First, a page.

The Slatest

Kamala Harris Is Reportedly Mulling a Biden Endorsement. So What?

Sen. Kamala Harris puts her hand on Sen. Bernie Sanders shoulder onstage with former Vice President Joe Biden
Sorry, Bernie? Win McNamee/Getty Images

The New York Times reports that Sen. Kamala Harris, after bowing out of the nomination fight, is now “weighing an endorsement” of Joe Biden. This news trial balloon comes via “multiple Democratic officials familiar with her deliberations,” i.e. her staff. Is this a big deal? For Kamala Harris it certainly is. The former candidate whomped Biden square in the back of the head during the early debates on his not-aging-all-that-well record on issues of race, particularly school busing. Harris’ critique was an effective one that elevated (briefly) her candidacy and put Biden on the defensive.

An early endorsement would certainly go a long way in mending any bruised feelings lingering from Harris’ sharp debate elbows as she looked to crawl into the race, but does it affect the race now? Not really. Endorsements are a great news hit, but this early in the game where the endorsing candidate is generally backing a like-for-like candidate, it likely won’t move the needle. This isn’t exactly an out of left field endorsement after all. If Harris endorsed Andrew Yang or even Micheal Bloomberg or someone unexpected, then maybe it has more of an impact. Endorsements mean more, even when they’re a foregone conclusion, when it comes from someone commanding a large following or from someone that occupies an unexpected corner of the political world where people need reassurance to support someone outside the norm. That doesn’t really apply to Kamala Harris or her support when it comes to Biden. In fact, the main reason for her lack of endorsement juice: Harris didn’t command much of a following to start with, which is why she’s not running anymore.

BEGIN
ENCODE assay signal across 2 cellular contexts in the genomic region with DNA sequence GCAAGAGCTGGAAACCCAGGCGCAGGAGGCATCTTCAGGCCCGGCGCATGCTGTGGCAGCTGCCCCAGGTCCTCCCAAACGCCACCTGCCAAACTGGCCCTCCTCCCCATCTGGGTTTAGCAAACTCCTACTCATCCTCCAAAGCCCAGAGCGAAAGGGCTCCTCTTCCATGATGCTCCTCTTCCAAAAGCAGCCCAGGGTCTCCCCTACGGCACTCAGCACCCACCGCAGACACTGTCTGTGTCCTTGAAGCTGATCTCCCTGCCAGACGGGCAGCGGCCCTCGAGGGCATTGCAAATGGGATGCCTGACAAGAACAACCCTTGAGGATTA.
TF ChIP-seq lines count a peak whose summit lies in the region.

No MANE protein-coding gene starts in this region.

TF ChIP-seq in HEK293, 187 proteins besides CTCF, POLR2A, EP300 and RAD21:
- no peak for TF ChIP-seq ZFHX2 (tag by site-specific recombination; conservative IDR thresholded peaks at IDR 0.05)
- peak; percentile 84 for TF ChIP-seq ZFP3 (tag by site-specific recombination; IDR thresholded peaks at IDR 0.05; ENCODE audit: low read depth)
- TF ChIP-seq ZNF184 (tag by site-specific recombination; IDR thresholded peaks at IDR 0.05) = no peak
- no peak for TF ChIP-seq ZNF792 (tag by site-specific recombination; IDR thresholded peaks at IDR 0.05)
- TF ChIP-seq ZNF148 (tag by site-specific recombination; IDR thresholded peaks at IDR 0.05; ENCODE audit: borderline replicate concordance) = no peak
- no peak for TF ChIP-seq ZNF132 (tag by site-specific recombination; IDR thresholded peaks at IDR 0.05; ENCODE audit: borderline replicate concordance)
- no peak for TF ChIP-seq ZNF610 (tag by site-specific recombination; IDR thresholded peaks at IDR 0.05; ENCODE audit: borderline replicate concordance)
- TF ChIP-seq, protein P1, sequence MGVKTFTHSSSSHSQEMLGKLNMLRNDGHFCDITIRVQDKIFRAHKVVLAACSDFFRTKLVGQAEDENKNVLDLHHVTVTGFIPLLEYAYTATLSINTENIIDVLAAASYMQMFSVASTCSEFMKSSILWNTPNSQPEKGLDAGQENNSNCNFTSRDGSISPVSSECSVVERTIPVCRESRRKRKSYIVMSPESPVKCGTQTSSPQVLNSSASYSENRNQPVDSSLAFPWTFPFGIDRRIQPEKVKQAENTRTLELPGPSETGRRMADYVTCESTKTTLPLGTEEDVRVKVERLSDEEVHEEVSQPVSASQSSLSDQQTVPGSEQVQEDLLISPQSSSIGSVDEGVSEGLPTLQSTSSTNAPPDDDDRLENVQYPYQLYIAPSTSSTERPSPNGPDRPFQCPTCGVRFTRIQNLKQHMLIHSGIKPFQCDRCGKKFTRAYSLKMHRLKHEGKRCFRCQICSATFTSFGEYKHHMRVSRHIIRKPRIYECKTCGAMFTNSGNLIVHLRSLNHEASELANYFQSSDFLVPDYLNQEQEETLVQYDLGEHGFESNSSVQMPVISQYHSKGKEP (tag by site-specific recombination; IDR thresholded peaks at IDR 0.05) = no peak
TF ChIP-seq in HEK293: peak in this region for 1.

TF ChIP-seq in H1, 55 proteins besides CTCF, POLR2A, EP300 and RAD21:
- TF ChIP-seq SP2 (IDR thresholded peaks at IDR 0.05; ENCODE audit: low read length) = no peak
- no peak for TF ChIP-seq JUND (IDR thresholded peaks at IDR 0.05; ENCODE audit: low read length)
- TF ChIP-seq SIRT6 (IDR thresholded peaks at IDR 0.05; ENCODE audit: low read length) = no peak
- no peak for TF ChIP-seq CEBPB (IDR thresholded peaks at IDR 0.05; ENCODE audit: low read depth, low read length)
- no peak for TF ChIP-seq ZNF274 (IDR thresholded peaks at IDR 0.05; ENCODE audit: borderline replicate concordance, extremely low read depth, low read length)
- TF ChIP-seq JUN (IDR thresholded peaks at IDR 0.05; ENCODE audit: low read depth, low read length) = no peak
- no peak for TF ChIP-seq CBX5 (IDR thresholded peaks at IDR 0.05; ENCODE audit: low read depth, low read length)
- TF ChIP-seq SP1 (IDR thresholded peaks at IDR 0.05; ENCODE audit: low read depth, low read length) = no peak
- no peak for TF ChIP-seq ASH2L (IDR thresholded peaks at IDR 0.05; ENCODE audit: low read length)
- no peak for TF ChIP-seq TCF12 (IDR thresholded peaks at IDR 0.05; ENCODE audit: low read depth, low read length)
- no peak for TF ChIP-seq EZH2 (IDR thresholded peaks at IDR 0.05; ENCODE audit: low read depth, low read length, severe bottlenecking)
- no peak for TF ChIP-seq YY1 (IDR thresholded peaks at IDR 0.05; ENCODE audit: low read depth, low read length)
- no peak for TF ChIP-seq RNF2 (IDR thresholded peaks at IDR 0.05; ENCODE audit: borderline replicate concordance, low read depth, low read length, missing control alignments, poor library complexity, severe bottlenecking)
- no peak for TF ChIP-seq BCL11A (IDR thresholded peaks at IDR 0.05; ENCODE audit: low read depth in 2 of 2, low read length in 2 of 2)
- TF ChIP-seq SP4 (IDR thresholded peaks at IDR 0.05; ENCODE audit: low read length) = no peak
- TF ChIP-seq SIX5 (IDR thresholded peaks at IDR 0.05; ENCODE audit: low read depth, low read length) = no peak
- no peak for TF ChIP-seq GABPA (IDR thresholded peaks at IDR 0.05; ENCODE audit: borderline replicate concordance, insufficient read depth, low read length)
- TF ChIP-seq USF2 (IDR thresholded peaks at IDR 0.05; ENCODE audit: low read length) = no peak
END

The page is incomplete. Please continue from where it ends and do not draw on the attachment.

The candidate with the most at stake in the Kamala Harris endorsement is Kamala Harris. It’s one thing to wage a tough campaign and then lose to the eventual party nominee. It’s a completely different thing to lose, turn around and endorse a rival who then gets trounced by the nominee, who takes over as the new de facto leader of the party. That’s a far chillier place to be politically. At 55 years old, Harris certainly wants to run again for something big and there have already been the prerequisite rumors percolating linking her with a possible VP spot on the Biden ticket. An endorsement might help make that happen. But there needs to be a Biden ticket first. And that happening likely has little to do with who Kamala Harris stumps for.